[NEW ORLEANS, NOVEMBER 2019]
There wasn’t anything special about the sports bar, it barely had good beer. But it had people. Not enough to be crowded on a weeknight, but enough that I was just another guy drinking alone at the bar.
Oh yea. And the cute little bartender was savvy enough to recognize when a customer wasn’t interested in chatting.
I took another long sip of my beer as I considered the voicemail the Colorado Springs alpha had left me.
“I got a werewolf here that can dust a vamp with her bite. I figure you might know something.”
He wasn’t wrong.
She was a purgatum, and the first in centuries to boot.
I drained my glass and dialed Sheppard’s number. When he answered, he put me on speakerphone and filled me in on what he had seen of her capabilities. I didn’t need the narration. I knew from the voicemail alone what he had taken into his pack.
Sixteen hundred years ago, I would have begged her to take the bear from me, even if it killed me.
“Her jaws sunk into his neck as she clawed into his chest, and it was like time caught up with him,” Sheppard said. “He turned to a desiccated corpse and then to dust, right there in his cave.”
Twelve hundred years ago, I would have handed her ass directly to the vampires and walked away.
“She turned that crazed wolf back to human,” Sheppard said.
Five hundred years ago, I wouldn’t have even returned the call—not that there were even phones then. She wasn’t in danger. She had a pack.
“And I just killed three more with just a bite,” she said. The consanguinea. No, the purgatum.
It was a single line, a matter-of-fact statement about her recent vampire kills. But I heard the fear in her voice anyway. And it pulled at a bone-deep instinct I had thought long gone. An instinct I thought died in an abandoned manor in Bulgaria twelve hundred years ago.
She needed protection.
So, I told Sheppard about the only other consanguinea I had ever heard of like her—the one the church had culled because it was a threat to their mission to save humanity. Hell, the church even had to get their hands dirty since they couldn’t get any of us bears to do it. We literally could not.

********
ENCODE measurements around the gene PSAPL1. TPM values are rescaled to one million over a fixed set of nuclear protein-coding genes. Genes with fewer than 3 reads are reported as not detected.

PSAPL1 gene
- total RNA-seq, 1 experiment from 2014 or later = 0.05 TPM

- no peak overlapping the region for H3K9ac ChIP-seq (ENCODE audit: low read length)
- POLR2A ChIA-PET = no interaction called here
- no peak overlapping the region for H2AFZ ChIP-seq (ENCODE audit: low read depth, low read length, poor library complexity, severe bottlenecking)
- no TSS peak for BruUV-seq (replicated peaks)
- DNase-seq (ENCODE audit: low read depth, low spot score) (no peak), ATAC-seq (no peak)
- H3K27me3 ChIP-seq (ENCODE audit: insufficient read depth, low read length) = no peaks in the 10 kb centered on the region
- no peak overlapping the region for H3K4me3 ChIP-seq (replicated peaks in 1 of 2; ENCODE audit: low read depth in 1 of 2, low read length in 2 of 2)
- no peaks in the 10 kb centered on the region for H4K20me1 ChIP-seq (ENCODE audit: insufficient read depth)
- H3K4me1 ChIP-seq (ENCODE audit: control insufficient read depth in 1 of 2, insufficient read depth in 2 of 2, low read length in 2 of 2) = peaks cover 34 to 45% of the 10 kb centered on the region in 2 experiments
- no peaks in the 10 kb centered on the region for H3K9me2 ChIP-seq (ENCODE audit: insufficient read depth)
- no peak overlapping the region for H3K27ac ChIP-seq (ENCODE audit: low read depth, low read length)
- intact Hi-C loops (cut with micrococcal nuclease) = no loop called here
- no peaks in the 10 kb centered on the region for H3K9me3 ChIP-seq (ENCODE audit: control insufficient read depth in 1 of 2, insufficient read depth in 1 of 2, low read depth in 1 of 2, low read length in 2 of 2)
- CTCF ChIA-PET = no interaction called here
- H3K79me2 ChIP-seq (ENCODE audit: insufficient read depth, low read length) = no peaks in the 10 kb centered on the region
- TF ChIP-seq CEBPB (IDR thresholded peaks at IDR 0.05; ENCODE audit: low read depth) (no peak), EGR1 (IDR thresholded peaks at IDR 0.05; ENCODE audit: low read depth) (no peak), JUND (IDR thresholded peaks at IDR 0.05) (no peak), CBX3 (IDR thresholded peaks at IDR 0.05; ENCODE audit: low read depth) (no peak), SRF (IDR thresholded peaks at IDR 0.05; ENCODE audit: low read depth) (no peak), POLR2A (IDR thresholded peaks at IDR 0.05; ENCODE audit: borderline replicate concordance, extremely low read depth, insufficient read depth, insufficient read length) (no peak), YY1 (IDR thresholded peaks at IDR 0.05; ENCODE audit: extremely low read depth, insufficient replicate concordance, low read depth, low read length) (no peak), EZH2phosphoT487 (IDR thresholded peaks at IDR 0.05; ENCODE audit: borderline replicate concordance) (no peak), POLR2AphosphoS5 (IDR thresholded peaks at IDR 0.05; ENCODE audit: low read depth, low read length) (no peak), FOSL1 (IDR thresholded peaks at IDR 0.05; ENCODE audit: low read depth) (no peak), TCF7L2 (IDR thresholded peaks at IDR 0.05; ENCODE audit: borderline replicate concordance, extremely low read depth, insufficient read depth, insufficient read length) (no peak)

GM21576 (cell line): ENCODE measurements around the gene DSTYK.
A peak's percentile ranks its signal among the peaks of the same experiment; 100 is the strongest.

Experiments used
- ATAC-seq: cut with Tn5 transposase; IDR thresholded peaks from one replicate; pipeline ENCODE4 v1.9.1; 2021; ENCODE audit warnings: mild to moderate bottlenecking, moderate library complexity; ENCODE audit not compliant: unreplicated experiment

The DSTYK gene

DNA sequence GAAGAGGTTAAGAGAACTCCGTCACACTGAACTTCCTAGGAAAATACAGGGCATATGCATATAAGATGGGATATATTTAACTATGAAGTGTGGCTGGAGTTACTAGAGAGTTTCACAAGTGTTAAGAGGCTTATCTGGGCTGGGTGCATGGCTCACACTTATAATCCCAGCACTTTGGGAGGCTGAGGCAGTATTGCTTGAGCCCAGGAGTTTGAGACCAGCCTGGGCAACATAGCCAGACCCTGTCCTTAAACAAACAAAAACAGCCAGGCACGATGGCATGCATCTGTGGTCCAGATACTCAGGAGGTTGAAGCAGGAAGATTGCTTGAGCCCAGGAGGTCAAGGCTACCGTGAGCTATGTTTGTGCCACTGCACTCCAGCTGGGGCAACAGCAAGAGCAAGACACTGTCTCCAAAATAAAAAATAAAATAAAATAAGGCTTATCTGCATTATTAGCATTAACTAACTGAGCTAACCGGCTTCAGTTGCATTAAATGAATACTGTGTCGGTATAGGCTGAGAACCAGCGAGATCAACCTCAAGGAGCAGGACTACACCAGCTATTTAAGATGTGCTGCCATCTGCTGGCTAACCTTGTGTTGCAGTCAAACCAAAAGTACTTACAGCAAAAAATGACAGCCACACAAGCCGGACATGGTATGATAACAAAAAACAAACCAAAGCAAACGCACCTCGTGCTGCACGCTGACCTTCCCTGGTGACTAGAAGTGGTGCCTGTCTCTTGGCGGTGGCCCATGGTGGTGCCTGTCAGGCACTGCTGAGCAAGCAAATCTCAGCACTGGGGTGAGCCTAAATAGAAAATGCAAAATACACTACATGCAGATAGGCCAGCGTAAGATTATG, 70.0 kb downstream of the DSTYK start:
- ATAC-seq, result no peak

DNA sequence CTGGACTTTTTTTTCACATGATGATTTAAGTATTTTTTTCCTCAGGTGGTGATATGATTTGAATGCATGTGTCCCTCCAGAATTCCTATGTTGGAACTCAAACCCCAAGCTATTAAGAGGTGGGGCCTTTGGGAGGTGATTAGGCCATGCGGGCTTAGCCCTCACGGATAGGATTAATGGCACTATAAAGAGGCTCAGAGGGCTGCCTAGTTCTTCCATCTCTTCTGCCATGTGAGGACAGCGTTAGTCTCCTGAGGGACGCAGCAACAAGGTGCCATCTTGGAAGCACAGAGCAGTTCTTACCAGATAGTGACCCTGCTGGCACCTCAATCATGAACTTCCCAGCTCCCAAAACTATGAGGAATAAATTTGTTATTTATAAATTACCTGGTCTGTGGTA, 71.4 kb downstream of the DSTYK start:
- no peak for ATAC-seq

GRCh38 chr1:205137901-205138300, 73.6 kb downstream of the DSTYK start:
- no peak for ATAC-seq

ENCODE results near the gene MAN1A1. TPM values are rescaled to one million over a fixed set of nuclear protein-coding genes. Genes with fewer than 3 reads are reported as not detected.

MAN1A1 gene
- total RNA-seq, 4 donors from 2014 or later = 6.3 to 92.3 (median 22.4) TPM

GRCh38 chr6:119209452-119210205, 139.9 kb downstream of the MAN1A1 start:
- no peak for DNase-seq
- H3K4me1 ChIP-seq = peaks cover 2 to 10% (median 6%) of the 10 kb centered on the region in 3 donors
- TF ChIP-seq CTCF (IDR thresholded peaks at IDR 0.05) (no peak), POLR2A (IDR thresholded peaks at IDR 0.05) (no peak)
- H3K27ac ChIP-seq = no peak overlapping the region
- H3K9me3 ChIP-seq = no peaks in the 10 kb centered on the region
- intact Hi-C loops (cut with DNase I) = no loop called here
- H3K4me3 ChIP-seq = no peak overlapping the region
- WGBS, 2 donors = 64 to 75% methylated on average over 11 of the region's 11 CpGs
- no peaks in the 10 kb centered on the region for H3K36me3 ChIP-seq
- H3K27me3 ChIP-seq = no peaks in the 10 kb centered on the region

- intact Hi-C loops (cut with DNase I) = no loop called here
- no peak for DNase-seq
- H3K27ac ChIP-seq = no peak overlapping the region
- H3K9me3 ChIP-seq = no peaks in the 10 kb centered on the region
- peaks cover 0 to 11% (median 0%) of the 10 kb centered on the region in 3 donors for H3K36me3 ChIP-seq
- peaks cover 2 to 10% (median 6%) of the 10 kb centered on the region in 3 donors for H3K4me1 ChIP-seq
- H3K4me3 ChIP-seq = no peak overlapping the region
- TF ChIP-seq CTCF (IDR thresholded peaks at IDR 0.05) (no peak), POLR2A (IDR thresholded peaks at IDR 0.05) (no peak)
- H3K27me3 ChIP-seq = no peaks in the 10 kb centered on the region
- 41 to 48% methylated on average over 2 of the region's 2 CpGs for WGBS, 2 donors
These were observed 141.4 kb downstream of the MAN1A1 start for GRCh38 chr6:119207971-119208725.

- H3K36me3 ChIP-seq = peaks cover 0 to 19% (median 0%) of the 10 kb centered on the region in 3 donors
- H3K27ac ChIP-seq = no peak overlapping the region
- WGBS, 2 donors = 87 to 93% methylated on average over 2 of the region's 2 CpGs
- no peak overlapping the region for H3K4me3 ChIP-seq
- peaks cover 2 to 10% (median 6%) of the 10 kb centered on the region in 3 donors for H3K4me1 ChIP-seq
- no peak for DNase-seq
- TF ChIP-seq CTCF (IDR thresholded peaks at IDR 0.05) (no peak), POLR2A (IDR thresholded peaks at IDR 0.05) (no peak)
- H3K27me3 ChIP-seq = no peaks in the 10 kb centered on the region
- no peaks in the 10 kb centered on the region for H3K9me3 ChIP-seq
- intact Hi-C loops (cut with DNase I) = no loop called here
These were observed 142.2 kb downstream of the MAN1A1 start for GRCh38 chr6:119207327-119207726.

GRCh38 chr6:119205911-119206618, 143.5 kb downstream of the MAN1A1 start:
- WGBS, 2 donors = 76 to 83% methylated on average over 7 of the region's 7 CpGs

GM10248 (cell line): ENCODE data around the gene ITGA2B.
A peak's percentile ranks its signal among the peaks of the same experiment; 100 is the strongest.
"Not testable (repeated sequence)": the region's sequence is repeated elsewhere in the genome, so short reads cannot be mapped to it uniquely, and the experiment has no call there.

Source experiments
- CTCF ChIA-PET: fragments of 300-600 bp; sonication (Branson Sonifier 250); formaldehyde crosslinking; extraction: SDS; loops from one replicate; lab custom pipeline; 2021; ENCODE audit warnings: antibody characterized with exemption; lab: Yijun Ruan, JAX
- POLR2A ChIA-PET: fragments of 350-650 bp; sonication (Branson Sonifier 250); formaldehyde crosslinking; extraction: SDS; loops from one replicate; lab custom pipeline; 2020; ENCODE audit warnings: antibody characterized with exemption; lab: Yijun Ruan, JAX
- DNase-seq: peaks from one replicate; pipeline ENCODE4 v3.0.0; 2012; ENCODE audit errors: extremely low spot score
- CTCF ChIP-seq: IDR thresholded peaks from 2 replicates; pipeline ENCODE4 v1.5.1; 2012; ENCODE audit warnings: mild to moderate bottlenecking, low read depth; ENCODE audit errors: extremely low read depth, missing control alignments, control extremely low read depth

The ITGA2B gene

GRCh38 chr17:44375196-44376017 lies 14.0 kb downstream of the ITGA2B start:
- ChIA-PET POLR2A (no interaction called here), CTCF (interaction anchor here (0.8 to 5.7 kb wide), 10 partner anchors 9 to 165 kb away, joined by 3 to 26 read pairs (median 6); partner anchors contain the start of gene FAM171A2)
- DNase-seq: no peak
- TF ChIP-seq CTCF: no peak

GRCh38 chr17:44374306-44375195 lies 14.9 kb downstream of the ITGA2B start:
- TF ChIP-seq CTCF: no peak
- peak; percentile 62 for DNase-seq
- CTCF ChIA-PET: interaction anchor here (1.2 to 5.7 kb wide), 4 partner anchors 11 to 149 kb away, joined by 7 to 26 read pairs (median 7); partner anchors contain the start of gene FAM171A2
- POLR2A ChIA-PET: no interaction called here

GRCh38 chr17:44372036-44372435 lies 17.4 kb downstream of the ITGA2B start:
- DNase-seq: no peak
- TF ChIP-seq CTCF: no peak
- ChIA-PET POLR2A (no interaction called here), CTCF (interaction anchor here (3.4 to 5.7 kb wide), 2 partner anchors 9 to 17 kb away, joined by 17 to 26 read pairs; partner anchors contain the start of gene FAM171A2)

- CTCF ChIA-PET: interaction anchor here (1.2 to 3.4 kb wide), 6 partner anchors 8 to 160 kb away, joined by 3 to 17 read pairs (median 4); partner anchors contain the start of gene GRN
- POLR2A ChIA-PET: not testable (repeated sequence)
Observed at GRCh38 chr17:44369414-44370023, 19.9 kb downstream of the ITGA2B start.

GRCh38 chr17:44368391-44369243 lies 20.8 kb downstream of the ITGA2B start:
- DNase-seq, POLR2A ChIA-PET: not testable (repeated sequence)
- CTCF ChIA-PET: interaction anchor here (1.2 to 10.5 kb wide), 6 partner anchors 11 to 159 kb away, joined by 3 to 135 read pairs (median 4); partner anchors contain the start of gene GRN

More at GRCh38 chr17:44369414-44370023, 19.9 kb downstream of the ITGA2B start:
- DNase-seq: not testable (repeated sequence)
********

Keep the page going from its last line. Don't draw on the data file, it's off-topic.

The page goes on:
When I hung up the phone, I paid my bar tab and went back to the motel next door to pack my things. I took my room key to the front office, where I found a frazzled couple dragging their uncooperative toddler toward the front desk. I caught the eye of the dad—who looked more like a pack mule with all the bags he carried—and pointedly placed my room key on the counter.
“It’s paid for the next couple of nights,” I told him before looking at the front desk clerk. She was barely more than a kid herself, with dark hair and big brown eyes. I read her name tag. “Hey Monica, I’m checking out of 214. Transfer the rest of my nights to this lovely family, alright? Take good care of them.”
“That’s really not necessary,” the woman sputtered. She had blonde hair that probably started the day in a sleek ponytail, but it now hung in a limp mess from the back of her head like her hair tie had simply given up on life. She managed to get the uncooperative toddler quiet by handing him her phone, which started blaring some obnoxious child’s song about a shark.
I waved off her protest and gestured to the bag I had slung over my shoulder and the tackle box that held my jeweler’s tools. “Obviously, I’m not gonna use it. And I’m not concerned with the refund, since it takes so long to process through the bank.”
“We sure appreciate it,” the pack mule of a father told me. His certain tone left no room for argument, and his wife gave me a weary smile.
Monica gave me a receipt for the room nights used and had me sign for the new rooms as the kid’s shark song started playing over again. The little one bounced on one of the couches in the lobby as he watched the screen, and the mom tried to wrangle the phone from him.
I headed out to my truck, a blue two-door Ford F150. She was always a bit dirty—until it rained, at least—and she had any number of minor scratches and bumps from all the miles I’d put on her already. But she was reliable as hell and easy to repair. And she was the only lady I’d had any kind of lasting relationship with in recent memory.
It wasn’t until I was five miles down the road that I even knew what I was doing.
I was heading to Colorado Springs.
I wasn’t even sure how long it would take me to get there from New Orleans. So I checked it on my phone. Twenty-two-and-a-half hours. And that was assuming I didn’t make any stops.
I stopped myself from smacking the heel of my hand into the steering wheel, an action that would have necessitated costly repairs, and instead balled my hand into a fist so hard my knuckles cracked.
This stupid instinct to protect consanguinea had been quiet for goddamn centuries, but now is when it crops up? Ludicrous. This was a bad idea. Clearly an unignorable bad idea, but a bad idea nonetheless. The last time I tried to protect a consanguinea, it went very, very poorly for everyone involved.
I checked the map on my phone and shook my head again at the time estimate. Twenty-two-and-a-half hours.
As much as I wanted to ignore the purgatum even existed, I couldn’t. My actions ceased being my own because I knew better. Protecting her—and those like her—was exactly what I was created to do.
And if I could protect her from the church, who was likely to cull her too, then maybe I could correct the wrongdoings of my past as well.
(You are here)